Panel Ponders Budget Changes

Members of a newly formed budget reform task force appear united on one central theme: The budget process is broken, but they are not sure how they want to fix it.

"I'm not going to commit myself to a specific platform," Rep. John Sununu, R-N.H., a member of the task force, said in an interview, echoing comments made by several task force members.

House Budget Chairman John Kasich, R-Ohio, recently appointed several House members to study the budget process and how it might be changed. Members said the Budget Act was written during a time of budget deficits, adding it might need to be updated in times of surpluses.

Another task force member, Rep. Benjamin Cardin, D-Md., said he expects the panel to explore a "whole host of issues." He warned, however, that he does not like the idea of relaxing budget rules "in one area." Republicans in recent weeks have said they believe the budget rules are too strict and that surpluses and discretionary spending cuts should be permitted to be used to help fund tax cuts. "I think the budget rules are rigid and they're there for discipline," Cardin said, adding they were put in place to ensure that provisions that cost the federal government in one area are paid for in another area. "We don't want to be a cover for one specific thing," he said in discussing the task force's work.

In announcing the new group, the chairman of the task force, Rep. Jim Nussle, R-Iowa, said budget rules should ensure the budget is balanced, reverse any bias that exists against spending cuts, control entitlement programs and prevent government shutdowns.

Rep. David Minge, D-Minn., who serves on the task force, said he is concerned current budget rules allow use of the Social Security trust fund in budget calculations. "I am concerned about the way Congress and the administration continue to mask the true size of the federal deficit by refusing to acknowledge the raiding of the Social Security trust fund," Minge said.

Sununu said while he will not commit himself now to one reform plan, he expects the group to also discuss the possibility of making the annual budget resolution binding. He said he hopes the task force can develop budget reform legislation in time to consider it this year and that any solution should be bipartisan.

"It's not a partisan issue to want a process that ensures fiscal responsibility," he said.

Stay up-to-date with federal news alerts and analysis — Sign up for GovExec's email newsletters.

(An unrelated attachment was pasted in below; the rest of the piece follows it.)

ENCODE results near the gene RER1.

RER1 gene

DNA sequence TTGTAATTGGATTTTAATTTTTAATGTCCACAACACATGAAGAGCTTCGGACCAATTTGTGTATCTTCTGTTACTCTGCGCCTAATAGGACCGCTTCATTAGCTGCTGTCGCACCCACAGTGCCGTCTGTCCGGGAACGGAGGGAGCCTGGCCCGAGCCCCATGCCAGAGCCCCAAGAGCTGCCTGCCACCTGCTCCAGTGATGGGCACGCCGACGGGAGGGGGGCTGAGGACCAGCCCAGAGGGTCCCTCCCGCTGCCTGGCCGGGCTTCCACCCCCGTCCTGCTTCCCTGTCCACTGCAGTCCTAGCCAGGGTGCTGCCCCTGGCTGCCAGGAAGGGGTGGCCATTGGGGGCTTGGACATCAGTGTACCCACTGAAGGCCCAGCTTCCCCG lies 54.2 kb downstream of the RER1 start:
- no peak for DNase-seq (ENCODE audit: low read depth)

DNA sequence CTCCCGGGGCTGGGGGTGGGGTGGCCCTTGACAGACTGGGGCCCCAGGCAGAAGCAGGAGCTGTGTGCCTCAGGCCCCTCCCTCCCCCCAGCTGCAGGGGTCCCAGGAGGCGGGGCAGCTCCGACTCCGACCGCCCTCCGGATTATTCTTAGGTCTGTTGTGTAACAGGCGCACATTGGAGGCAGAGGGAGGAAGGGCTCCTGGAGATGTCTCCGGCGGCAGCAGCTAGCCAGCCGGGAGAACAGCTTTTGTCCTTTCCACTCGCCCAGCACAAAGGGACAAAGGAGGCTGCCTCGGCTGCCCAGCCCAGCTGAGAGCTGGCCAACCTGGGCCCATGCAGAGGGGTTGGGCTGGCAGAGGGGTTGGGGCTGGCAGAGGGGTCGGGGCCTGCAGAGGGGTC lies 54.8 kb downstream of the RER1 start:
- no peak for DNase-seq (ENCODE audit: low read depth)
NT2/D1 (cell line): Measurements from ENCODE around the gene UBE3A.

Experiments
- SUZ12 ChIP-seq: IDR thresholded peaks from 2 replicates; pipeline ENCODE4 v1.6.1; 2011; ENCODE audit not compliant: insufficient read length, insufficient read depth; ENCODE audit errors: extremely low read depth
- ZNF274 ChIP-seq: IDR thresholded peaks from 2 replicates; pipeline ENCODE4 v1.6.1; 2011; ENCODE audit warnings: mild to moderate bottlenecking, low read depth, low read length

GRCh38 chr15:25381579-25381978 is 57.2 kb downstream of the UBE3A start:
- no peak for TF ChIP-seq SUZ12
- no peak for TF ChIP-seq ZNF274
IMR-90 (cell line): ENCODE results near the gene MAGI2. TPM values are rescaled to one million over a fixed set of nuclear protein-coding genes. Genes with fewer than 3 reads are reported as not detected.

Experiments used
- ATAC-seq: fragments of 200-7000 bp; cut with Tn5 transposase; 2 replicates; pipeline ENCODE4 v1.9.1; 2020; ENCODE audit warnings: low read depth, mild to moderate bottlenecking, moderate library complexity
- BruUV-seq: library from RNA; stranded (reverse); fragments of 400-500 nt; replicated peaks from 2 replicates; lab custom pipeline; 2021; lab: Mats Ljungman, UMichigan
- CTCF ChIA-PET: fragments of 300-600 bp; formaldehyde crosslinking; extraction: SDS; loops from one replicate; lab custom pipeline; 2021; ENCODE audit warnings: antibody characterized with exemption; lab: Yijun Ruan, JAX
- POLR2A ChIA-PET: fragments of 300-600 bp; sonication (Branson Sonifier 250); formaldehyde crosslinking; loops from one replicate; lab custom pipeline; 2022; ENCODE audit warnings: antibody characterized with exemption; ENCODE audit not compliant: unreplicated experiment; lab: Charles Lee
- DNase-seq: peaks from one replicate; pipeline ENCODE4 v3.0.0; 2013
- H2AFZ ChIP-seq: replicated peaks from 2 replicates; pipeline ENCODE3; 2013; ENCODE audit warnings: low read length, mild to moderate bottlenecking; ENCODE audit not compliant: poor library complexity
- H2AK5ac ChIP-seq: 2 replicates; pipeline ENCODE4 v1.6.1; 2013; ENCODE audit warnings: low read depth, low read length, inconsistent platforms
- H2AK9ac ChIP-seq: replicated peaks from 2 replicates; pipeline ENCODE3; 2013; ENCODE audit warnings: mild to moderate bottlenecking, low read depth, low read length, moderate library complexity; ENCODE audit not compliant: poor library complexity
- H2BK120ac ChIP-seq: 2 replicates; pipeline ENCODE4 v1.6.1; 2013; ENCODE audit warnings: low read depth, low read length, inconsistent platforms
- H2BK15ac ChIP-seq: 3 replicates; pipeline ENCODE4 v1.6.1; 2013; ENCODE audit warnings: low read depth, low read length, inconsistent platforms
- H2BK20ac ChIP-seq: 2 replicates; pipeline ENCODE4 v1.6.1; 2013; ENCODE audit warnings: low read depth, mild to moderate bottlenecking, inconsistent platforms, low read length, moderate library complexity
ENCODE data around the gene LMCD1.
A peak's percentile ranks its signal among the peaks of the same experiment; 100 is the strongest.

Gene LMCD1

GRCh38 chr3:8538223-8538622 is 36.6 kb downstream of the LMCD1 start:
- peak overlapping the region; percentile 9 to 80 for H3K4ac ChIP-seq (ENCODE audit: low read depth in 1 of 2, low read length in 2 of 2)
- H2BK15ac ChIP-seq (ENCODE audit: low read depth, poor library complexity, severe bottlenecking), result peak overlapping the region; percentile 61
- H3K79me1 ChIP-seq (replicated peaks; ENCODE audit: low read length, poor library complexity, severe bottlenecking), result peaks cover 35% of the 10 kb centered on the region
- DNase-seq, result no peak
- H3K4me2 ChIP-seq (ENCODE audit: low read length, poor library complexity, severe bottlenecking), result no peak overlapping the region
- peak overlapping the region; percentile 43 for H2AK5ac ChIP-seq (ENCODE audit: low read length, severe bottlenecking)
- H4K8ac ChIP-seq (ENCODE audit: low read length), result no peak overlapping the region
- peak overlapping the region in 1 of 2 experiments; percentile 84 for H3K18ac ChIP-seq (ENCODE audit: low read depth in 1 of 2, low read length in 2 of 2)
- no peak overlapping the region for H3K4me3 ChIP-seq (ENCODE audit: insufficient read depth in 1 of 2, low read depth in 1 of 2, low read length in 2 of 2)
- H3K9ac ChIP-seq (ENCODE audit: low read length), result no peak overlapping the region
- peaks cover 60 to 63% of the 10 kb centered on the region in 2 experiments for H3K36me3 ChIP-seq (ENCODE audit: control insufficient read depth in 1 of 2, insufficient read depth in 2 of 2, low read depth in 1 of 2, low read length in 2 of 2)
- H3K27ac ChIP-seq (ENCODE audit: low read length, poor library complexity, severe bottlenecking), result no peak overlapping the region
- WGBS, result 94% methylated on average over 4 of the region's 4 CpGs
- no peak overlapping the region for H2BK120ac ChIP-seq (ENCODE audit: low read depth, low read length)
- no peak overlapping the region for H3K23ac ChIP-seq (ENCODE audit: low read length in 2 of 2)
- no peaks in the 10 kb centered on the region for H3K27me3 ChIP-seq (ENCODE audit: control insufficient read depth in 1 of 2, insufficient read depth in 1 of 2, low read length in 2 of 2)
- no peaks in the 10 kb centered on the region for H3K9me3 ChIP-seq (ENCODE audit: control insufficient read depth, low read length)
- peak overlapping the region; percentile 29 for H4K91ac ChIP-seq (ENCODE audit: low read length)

Close [ x ] More from GovExec

Thank you for subscribing to newsletters from
We think these reports might interest you:

  • Sponsored by G Suite

    Cross-Agency Teamwork, Anytime and Anywhere

    Dan McCrae, director of IT service delivery division, National Oceanic and Atmospheric Administration (NOAA)

  • Data-Centric Security vs. Database-Level Security

    Database-level encryption had its origins in the 1990s and early 2000s in response to very basic risks which largely revolved around the theft of servers, backup tapes and other physical-layer assets. As noted in Verizon’s 2014, Data Breach Investigations Report (DBIR)1, threats today are far more advanced and dangerous.

  • Federal IT Applications: Assessing Government's Core Drivers

    In order to better understand the current state of external and internal-facing agency workplace applications, Government Business Council (GBC) and Riverbed undertook an in-depth research study of federal employees. Overall, survey findings indicate that federal IT applications still face a gamut of challenges with regard to quality, reliability, and performance management.

  • PIV- I And Multifactor Authentication: The Best Defense for Federal Government Contractors

    This white paper explores NIST SP 800-171 and why compliance is critical to federal government contractors, especially those that work with the Department of Defense, as well as how leveraging PIV-I credentialing with multifactor authentication can be used as a defense against cyberattacks

  • Toward A More Innovative Government

    This research study aims to understand how state and local leaders regard their agency’s innovation efforts and what they are doing to overcome the challenges they face in successfully implementing these efforts.

  • From Volume to Value: UK’s NHS Digital Provides U.S. Healthcare Agencies A Roadmap For Value-Based Payment Models

    The U.S. healthcare industry is rapidly moving away from traditional fee-for-service models and towards value-based purchasing that reimburses physicians for quality of care in place of frequency of care.

  • GBC Flash Poll: Is Your Agency Safe?

    Federal leaders weigh in on the state of information security


When you download a report, your information may be shared with the underwriters of that document.